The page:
LONDON (Reuters) - Britain’s opposition Labour Party intends to take energy networks back into state ownership if elected, prompting infrastructure owners to warn of damage to investment, high taxpayer costs and a slower transition to green energy.
Labour’s shadow business and energy secretary, Rebecca Long-Bailey, late on Tuesday published party plans via twitter to renationalise the country’s 60-billion-pound energy networks and establish a National Energy Agency.
Britain’s energy infrastructure, such as gas pipes and electricity cables, is owned by several firms including SSE, National Grid and Iberdrola’s Scottish Power. All of them criticised the move.
“Aside from extensive disruption, paying for state ownership and control of energy networks would require full compensation for owners at great expense to taxpayers, or risk destabilising UK listed utilities,” an SSE spokeswoman said.
Under Labour’s plans, regional energy agencies would also be set up responsible for gas and electricity distribution, decarbonising the heat sector and reducing fuel poverty.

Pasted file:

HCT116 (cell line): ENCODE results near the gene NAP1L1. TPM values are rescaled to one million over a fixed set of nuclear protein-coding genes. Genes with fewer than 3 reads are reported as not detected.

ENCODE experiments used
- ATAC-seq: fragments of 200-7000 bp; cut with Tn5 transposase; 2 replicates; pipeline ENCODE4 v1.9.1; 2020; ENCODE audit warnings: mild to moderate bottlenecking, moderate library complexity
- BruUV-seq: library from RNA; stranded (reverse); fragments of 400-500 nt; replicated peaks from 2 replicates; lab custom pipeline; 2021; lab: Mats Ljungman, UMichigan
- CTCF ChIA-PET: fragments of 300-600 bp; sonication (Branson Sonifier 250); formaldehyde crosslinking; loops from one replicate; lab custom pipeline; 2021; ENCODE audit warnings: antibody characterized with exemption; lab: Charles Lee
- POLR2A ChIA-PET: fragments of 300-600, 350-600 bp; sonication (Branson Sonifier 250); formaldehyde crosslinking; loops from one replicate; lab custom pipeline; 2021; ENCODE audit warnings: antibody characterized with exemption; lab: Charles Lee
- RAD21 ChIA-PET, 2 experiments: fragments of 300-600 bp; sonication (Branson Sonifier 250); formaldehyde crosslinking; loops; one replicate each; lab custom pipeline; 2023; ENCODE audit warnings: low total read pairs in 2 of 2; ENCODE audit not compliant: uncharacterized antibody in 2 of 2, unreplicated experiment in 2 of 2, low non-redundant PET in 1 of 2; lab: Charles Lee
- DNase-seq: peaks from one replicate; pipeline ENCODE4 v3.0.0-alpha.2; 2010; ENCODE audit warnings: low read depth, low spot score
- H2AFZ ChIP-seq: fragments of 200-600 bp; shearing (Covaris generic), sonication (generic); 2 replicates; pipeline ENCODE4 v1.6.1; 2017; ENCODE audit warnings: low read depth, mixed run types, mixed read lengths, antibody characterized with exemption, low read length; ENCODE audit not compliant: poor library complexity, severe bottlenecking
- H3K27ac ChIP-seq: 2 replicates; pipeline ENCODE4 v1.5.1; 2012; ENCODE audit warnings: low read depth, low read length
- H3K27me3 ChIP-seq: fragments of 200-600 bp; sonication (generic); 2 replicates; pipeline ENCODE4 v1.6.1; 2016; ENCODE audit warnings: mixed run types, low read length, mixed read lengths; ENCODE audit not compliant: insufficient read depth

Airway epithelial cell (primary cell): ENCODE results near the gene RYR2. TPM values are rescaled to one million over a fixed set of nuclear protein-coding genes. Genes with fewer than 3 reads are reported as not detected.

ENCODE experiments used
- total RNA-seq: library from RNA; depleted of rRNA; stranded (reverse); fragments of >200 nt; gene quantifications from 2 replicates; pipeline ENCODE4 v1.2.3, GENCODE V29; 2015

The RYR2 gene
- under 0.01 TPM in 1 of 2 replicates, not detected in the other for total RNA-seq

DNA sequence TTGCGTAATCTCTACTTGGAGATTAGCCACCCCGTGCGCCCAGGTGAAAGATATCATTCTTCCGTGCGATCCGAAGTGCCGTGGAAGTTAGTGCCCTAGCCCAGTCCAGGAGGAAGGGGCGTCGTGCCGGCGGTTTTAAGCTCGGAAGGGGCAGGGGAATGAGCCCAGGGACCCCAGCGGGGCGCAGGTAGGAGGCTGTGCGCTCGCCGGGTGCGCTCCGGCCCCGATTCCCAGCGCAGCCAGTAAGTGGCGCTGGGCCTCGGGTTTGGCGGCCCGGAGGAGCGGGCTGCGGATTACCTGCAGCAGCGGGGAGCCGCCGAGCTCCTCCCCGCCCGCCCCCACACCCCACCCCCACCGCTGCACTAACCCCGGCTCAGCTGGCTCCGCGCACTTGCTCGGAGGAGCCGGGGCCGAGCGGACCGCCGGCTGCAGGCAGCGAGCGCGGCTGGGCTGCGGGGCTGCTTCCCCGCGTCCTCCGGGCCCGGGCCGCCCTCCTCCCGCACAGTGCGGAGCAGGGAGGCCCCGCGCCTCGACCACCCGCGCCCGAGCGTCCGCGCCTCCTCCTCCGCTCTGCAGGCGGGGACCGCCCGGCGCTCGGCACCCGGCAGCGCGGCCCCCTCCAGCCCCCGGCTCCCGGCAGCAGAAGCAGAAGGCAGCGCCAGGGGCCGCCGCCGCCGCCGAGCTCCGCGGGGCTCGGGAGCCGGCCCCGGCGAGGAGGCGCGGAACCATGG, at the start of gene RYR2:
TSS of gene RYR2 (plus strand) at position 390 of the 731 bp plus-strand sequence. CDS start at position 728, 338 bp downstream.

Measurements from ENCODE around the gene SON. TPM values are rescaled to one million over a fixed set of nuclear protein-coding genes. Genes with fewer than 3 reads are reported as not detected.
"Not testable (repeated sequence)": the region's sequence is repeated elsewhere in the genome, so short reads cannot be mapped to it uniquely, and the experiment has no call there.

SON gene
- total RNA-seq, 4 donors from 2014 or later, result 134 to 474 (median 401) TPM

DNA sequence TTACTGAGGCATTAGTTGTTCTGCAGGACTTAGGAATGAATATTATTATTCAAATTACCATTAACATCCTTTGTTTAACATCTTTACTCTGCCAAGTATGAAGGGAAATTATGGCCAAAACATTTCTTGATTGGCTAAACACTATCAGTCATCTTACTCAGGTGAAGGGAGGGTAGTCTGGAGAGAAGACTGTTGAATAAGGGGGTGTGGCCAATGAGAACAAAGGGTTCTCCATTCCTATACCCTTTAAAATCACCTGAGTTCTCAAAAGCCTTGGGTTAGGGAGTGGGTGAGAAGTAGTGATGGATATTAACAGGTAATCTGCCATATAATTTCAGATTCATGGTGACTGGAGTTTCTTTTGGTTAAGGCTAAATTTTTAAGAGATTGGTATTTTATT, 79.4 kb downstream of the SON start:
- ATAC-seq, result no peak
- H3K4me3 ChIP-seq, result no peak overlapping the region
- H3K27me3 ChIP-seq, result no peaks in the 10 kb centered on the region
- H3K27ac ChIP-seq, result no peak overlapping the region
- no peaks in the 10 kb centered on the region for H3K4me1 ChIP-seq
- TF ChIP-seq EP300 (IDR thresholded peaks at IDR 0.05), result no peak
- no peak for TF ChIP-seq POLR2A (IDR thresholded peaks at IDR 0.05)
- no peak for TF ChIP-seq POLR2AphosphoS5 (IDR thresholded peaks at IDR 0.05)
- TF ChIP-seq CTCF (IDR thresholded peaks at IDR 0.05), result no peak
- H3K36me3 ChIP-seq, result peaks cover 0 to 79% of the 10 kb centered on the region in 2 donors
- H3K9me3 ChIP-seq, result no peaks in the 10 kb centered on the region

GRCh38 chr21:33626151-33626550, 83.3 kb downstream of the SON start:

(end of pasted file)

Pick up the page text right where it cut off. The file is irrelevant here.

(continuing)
Labour said an overhaul was needed to prevent network firms generating “unjustly high profits” at a time when there is pressure to lower the cost of energy for households.
“Private ownership of energy networks has led to excess profiteering at the expense of investment in infrastructure,” the Labour document said.
Scottish Power is this year investing 7 million pounds every working day building more wind farms and upgrading the electricity grid, a spokeswoman for the company said.
British regulator Ofgem was told by parliament last year to cap energy prices after lawmakers said customers were being overcharged. Prime Minister Theresa May had called the tariffs a “rip-off”.
The regulator also said it planned to cut 5 billion pounds from consumer bills over five years from 2021 by slashing the amount gas and electricity network firms can return to shareholders.
Ofgem data shows network costs make up around 25 percent of an average British household gas and electricity bill.
For a graphic on What costs make up a British duel fuel energy bill?, see - tmsnrt.rs/2TDnSKs
Concerns that the nationalisation would be below market value dragged shares in SSE and National Grid down 1.9% and 0.6% respectively.
“These proposals for state ownership of the energy networks would only serve to delay the huge amount of progress and investment that is already helping to make this country a leader in the move to green energy,” National Grid said in a statement.
Reporting by Susanna Twidale in London, Muvija M and Shashwat Awasthi in Bengaluru; Editing by Kate Holton and Dale Hudson